In other Clauses of the Bill we have had a lot of trouble trying to sort out exactly what is to become of the shares of such companies resulting from the merger which took place with Tillings and Scottish Motor Traction, on the one hand, and the fact that B.E.T. remained separate and distinct, on the other.

Question put, That those words be there inserted in the Bill:—

The House divided: Ayes 242, Noes 200.

Division No. 167.] AYES [4.30 p.m.
Agnew, Sir Peter Bullard, Denys Emery, Peter
Aitken, W. T. Bullus, Wing Commander Eric Emmet, Hon. Mrs. Evelyn
Allason, James Campbell, Gordon (Moray & Nairn) Errington, Sir Eric
Arbuthnot, John Cary, Sir Robert Farey-Jones, F. W.
Balniel, Lord Channon, H. P. G. Farr, John
Barber, Anthony Chataway, Christopher Fell, Anthony
Barlow, Sir John Chichester-Clark, R. Finlay, Graeme
Barter, John Clark, Henry (Antrim, N.) Fisher, Nigel
Batsford, Brian Clark, William (Nottingham, S.) Fletcher-Cooke, Charles
Baxter, Sir Beverley (Southgate) Clarke, Brig. Terence (Portsmth, W.) Fraser, Ian (Plymouth, Sutton)
Beamish, Col. Sir Tufton Cleaver, Leonard Freeth, Denzil
Bell, Ronald Cole, Norman Gammans, Lady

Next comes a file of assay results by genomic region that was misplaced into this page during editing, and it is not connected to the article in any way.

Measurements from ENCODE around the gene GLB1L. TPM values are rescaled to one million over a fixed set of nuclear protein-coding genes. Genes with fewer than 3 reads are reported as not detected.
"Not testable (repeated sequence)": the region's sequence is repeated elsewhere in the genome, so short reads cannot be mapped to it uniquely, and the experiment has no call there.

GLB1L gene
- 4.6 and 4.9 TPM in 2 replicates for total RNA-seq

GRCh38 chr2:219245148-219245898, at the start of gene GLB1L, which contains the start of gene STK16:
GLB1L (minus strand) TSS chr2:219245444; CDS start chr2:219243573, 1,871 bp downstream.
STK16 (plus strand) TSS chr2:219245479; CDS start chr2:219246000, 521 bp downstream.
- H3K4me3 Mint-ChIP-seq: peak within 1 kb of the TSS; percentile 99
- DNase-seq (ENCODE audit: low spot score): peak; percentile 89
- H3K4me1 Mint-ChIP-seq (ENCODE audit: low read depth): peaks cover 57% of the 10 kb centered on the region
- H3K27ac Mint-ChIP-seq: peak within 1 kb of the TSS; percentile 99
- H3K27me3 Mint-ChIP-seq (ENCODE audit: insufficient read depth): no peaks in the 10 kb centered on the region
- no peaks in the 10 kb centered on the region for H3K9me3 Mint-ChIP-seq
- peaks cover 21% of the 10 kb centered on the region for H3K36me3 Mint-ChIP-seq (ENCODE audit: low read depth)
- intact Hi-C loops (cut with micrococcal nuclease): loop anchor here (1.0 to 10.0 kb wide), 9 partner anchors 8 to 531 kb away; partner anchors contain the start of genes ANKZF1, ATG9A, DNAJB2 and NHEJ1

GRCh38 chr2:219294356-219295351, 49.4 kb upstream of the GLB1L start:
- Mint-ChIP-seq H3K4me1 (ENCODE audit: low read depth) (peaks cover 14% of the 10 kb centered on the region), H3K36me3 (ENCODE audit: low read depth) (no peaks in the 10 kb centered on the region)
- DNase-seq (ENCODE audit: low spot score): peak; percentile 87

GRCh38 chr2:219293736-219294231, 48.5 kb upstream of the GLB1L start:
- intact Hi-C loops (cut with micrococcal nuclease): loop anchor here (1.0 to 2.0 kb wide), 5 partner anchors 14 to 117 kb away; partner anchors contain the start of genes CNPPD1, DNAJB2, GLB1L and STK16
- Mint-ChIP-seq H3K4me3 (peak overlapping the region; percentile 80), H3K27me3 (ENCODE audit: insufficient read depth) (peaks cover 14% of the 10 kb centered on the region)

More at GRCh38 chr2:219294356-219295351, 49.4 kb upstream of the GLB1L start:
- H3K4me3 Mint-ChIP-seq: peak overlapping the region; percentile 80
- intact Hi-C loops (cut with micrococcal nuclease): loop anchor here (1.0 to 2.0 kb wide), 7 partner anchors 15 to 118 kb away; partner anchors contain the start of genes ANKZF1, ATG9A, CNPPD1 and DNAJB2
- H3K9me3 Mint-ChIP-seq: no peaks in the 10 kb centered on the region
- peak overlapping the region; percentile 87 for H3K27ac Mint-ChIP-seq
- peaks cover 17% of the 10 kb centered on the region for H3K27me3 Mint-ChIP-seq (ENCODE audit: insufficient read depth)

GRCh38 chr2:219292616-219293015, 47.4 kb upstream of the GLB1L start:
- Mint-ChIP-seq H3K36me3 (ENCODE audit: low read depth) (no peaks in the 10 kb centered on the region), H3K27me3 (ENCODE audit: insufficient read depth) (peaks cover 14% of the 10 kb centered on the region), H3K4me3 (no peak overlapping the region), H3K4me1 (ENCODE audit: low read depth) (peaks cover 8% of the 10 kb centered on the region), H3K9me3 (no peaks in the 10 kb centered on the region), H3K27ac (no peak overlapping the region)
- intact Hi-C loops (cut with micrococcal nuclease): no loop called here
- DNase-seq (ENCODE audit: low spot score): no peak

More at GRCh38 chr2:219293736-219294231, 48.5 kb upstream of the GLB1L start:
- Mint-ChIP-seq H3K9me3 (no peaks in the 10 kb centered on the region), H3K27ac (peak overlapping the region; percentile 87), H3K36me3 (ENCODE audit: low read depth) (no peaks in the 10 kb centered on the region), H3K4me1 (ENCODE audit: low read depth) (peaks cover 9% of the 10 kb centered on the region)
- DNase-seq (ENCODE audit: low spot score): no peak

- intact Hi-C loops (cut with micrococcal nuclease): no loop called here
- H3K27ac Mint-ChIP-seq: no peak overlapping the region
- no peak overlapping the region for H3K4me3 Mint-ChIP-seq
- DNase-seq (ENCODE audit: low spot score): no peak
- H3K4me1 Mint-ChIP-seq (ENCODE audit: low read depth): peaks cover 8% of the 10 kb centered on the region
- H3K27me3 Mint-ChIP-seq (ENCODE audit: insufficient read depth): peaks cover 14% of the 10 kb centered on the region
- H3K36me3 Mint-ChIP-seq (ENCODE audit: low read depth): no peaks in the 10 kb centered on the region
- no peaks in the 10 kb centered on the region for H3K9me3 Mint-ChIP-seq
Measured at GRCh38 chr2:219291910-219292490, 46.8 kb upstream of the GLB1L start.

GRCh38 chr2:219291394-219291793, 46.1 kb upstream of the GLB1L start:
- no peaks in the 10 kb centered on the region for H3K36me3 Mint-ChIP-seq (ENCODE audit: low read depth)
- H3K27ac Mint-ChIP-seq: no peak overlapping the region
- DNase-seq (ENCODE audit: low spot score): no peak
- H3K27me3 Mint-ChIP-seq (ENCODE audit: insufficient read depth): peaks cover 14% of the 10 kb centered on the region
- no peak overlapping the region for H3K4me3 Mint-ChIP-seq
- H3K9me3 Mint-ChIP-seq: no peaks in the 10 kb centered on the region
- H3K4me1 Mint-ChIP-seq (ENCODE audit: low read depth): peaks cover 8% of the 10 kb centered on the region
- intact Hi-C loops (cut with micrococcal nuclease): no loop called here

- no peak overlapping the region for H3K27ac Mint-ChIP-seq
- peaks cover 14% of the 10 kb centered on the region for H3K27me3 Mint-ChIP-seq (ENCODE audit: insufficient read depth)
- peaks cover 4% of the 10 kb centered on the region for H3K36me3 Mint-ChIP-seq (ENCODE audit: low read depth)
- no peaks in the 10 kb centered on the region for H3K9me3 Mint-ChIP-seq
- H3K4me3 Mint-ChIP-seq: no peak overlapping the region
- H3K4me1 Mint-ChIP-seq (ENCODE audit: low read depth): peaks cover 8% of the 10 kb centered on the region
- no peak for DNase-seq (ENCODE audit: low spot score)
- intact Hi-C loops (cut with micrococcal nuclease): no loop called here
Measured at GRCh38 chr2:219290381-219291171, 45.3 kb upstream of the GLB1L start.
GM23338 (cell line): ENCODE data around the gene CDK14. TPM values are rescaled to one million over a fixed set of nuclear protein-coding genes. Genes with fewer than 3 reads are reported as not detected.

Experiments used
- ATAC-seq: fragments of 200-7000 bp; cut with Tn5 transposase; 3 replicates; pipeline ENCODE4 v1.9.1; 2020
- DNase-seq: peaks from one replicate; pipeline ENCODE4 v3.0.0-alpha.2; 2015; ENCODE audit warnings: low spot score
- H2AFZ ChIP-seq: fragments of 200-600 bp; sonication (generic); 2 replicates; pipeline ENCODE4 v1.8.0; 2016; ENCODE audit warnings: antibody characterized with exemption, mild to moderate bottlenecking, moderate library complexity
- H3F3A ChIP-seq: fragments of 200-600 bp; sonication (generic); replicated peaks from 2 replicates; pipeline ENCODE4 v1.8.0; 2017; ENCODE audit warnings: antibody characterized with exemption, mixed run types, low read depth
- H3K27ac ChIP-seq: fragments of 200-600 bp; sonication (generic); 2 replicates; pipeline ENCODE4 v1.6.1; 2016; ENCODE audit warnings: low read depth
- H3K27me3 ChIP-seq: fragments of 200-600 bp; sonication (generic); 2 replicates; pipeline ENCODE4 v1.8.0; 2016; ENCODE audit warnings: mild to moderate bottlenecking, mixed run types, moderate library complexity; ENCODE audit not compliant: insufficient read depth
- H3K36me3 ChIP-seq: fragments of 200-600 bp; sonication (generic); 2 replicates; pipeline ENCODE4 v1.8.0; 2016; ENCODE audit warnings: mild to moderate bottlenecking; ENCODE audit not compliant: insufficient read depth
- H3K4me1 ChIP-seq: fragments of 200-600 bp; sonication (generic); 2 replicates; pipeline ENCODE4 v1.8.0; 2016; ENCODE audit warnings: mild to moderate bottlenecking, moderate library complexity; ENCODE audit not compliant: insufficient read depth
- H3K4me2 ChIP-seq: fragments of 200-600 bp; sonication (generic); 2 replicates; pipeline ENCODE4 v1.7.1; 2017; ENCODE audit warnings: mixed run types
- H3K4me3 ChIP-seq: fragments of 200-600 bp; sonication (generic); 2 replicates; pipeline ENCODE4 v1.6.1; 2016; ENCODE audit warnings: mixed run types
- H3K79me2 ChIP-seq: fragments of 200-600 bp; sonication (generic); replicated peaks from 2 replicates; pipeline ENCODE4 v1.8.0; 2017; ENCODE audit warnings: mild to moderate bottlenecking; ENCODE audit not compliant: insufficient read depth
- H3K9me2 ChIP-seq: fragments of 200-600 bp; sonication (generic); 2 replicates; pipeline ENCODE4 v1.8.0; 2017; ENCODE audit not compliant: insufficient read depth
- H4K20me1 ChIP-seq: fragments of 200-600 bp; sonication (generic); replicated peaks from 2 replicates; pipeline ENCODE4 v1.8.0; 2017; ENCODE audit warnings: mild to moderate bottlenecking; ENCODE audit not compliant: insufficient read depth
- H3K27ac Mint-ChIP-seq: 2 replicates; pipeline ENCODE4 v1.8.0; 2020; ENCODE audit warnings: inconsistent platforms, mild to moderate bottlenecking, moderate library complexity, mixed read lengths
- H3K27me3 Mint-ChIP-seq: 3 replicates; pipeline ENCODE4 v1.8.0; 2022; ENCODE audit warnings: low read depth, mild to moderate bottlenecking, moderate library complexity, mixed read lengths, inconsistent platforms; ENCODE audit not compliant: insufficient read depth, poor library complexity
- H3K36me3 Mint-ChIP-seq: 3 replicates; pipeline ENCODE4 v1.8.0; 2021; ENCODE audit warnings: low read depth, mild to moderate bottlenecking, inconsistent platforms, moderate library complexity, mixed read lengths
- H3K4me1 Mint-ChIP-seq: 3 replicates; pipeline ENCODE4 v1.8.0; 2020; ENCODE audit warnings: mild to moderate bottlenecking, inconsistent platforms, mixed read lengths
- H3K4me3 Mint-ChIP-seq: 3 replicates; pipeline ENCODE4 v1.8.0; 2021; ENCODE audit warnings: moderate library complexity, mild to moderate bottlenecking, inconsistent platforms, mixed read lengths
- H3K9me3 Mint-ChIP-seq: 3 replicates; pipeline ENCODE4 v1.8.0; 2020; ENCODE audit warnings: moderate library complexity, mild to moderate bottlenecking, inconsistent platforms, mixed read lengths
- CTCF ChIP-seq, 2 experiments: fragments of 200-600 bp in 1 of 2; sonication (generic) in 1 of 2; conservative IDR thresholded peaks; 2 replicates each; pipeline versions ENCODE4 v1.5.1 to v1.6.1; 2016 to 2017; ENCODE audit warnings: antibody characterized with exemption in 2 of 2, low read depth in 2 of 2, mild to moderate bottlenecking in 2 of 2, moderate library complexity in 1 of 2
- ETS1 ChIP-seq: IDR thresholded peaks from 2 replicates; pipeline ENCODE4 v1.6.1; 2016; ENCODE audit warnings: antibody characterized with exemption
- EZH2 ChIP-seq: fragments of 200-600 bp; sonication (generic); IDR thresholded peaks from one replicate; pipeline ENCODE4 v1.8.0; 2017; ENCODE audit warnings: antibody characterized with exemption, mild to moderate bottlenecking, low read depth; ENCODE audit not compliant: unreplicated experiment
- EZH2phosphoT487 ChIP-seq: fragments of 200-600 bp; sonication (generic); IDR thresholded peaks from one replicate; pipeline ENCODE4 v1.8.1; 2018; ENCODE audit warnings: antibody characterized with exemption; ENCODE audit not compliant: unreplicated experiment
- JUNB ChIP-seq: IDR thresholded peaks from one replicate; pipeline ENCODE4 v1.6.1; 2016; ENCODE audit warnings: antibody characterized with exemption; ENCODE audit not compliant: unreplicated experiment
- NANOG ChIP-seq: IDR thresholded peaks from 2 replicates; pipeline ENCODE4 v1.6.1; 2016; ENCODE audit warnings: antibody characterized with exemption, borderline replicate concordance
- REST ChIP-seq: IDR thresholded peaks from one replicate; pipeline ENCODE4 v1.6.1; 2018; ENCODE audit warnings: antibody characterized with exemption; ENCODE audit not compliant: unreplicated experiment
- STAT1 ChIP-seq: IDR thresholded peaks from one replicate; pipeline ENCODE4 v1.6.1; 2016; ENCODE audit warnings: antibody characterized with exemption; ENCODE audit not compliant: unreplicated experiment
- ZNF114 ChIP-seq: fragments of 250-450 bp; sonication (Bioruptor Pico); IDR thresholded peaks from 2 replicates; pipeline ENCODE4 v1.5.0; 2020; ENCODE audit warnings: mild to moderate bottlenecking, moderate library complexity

Bevins, Rt. Hon. Reginald Collard, Richard Gardner, Edward
Bidgood, John C. Cooper, A. E. George, J. C. (Pollok)
Biffen, John Cordeaux, Lt.-Col. J. K. Gibson-Watt, David
Bingham, R. M. Costain, A. P. Gilmour, Sir John
Bishop, F. P. Coulson, Michael Glover, Sir Douglas
Black, Sir Cyril Craddock, Sir Beresford Glyn, Sir Richard (Dorset, N.)
Bossom, Clive Critchley, Julian Goodhart, Philip
Bourne-Arton, A. Crosthwaite-Eyre, Col. Sir Oliver Goodhew, Victor
Box, Donald Cunningham, Knox Gower, Raymond
Boyd-Carpenter, Rt. Hon. J. Curran, Charles Grant, Rt. Hon. William
Boyle, Sir Edward Dalkeith, Earl of Grant-Ferris, Wg. Cdr. R.
Brewis, John Dance, James Green, Alan
Brooke, Rt. Hon. Henry Digby, Simon Wingfield Gresham Cooke, R.
Brooman-White, R. Donaldson, Cmdr. C. E. M. Gurden, Harold
Brown, Alan (Tottenham) Doughty, Charles Hall, John (Wycombe)
Browne, Percy (Torrington) Drayson, G. B. Hamilton, Michael (Wellingborough)
Bryan, Paul Eden, John Harris, Reader (Heston)
Buck, Antony Elliot, Capt. Walter (Carshalton) Harrison, Brian (Maldon)
Harrison, Col. Sir Harwood (Eye) Macleod, Rt. Hn. Iain (Enfield, W.) Seymour, Leslie
Harvey, Sir Arthur Vere (Macclesf'd) Macmillan, Maurice (Halifax) Sharples, Richard
Harvie Anderson, Miss Maddan, Martin Shaw, M.
Hay, John Maitland, Sir John Skeet, T. H. H.
Heald, Rt. Hon. Sir Lionel Manningham-Buller, Rt. Hn. Sir R. Smith, Dudley (Br'ntf'd & Chiswick)